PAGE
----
Three of the five best days the Dow Jones Industrial Average has ever experienced occurred in one 10-day stretch in 1987: Oct. 20 (up 5.88%), Oct. 21 (up 10.15%), and Oct. 29 (up 4.96%).

But that was not a great week for investors. It came in the wake of Black Monday -- Oct. 19, 1987, the single worst day in the Dow's history -- when, by 4 p.m. ET, the market became $500 billion less valuable. The Dow dropped 22.61% that day and followed it up a week later with an 8% drop -- the second-largest single-day drop in history.

When the dust settled, the biggest of big names had taken a bath. PepsiCo (NYSE: PEP), Wells Fargo (NYSE: WFC), and Abbott Labs (NYSE: ABT) each lost 15% or more of their value that month.

We bring this up not only because we recently passed the 20th anniversary of Black Monday, but also because the investing landscape that preceded the current "correction" was strikingly reminiscent of those days. The term bubble was omnipresent. Corrections were predicted, followed by opposing bullish predictions driven by fundamentals.

Now? Recession is the word du jour. And stocks? Well, depending on which source you read, it's either the greatest time to buy or the greatest time to sell that anyone can remember.

Bring on Black Monday?
So, what's it all mean? Full disclosure: We're not sure it's possible to make much sense out of conflicting short-term signals.

But whether next Monday will be another "black" trading day or one of the best in history, there are only three things that matter when it comes to investing successfully:

  1. The quality of the companies you buy.
  2. The price at which you buy them.
  3. The length of time you own them.

For those reasons, patient long-term investors should be eagerly awaiting the next Black Monday even more so than the next Google or whatever comes along.

Say what?
Let's face facts: There will be but a handful of the next great growth stocks, and the odds of picking one are ... not good. But when the next Black Monday truly hits, hundreds of quality companies will suddenly become available at prices that virtually ensure success for long-term-minded investors.

That's what history has taught us. As Wharton professor Jeremy Siegel wrote, there is one reason why Standard Oil was a better investment than IBM, despite IBM's superior growth: "Valuation, the price you pay for the earnings and dividends you receive."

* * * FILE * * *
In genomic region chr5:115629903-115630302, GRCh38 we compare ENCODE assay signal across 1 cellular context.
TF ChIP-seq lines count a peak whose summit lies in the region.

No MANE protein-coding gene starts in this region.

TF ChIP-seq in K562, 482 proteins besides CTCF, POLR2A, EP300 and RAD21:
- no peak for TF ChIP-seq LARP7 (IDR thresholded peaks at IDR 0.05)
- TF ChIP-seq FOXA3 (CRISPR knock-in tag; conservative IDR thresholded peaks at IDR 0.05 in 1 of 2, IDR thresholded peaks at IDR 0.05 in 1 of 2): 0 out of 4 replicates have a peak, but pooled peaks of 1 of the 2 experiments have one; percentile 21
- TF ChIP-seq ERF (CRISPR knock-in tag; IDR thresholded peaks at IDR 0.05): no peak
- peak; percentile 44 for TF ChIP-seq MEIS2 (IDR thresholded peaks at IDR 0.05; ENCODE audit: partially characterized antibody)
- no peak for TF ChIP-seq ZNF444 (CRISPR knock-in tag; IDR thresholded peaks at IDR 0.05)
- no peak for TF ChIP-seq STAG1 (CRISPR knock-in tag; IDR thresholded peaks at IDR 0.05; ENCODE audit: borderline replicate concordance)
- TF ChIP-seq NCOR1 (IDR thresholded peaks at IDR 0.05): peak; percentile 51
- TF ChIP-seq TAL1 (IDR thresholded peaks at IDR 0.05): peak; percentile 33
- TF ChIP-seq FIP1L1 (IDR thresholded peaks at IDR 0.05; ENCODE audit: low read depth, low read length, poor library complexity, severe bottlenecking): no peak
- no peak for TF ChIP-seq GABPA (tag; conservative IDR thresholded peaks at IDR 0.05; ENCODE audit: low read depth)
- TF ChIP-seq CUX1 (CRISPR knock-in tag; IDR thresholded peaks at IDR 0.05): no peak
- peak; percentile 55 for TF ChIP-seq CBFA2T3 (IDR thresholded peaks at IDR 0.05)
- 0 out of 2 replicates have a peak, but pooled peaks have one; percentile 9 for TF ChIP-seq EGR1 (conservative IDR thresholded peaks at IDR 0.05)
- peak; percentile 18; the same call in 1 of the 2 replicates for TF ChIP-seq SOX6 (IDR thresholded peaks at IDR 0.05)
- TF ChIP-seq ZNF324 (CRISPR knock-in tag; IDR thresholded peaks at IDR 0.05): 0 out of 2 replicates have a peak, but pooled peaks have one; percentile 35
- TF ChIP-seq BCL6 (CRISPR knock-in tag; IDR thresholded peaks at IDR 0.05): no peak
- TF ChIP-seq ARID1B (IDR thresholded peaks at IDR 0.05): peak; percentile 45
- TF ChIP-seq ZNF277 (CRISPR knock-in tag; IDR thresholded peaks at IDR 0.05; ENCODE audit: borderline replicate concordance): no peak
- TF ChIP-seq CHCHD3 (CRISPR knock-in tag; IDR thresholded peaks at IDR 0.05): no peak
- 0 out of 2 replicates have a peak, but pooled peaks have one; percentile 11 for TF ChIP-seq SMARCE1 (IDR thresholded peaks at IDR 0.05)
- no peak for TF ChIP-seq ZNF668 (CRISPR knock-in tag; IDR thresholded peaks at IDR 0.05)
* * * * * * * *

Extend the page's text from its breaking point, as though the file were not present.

The most expensive book ever written
The Internet bubble was another painful reminder of that lesson. Our research showed that if you took a stake in each of the stocks highlighted in Greg Kyle's 100 Best Internet Stocks to Own when it was published in the spring of 2000, and you then held those stakes through October 2007, you'd have lost 62% of your capital.

For a book that cost about $15, that hurts. Amazon.com, F5 Networks (Nasdaq: FFIV), and 11 other companies simply earned a positive return, but 18 companies on that list went entirely bankrupt.

The culprits? Quality and valuation. Many were poorly run and profitless companies that were nonetheless selling at stratospheric levels. Consider that even well-run tech companies such as Dell (Nasdaq: DELL) and Infosys Technologies (Nasdaq: INFY) disappointed shareholders because they were simply priced too aggressively. (We should note that neither Dell nor Infosys was included in Kyle's book.)

And that's the irony of the chase: You're far more likely to find the next big bust than the next big thing.

But that was seven years ago, at the height of the "Tech Bubble." It's got nothing to do with today. Right?

Right?!
Look at a long-term chart, and you'll see that the Dow and S&P 500 are near all-time highs, despite the recent market sell-off. We're seeing the media report on bubbles in China, India, and even the tech sector again. But remember, three things matter for a successful investment plan:

  1. The quality of the companies you buy.
  2. The price at which you buy them.
  3. The length of time you own them.

If you insist on buying quality companies at good prices for the long term, it's tough to overpay, even in a bubble.

Easy-peasy
We're not trying to make successful investing sound easy. It's not. It takes time, effort, and resources.

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This article was first published Oct. 19, 2007. It has been updated.

Neither Tim Hanson nor Brian Richards owns shares of any companies mentioned. Both Tim and Brian wear plaid on the outside, 'cause plaid is how they feel on the inside. Amazon.com and Dell are Motley Fool Stock Advisor recommendations. Dell is also an Inside Value pick. The Motley Fool's disclosure policy is writing checks its body can't cash.

This article represents the opinion of the writer, who may disagree with the “official” recommendation position of a Motley Fool premium advisory service. We’re motley! Questioning an investing thesis -- even one of our own -- helps us all think critically about investing and make decisions that help us become smarter, happier, and richer.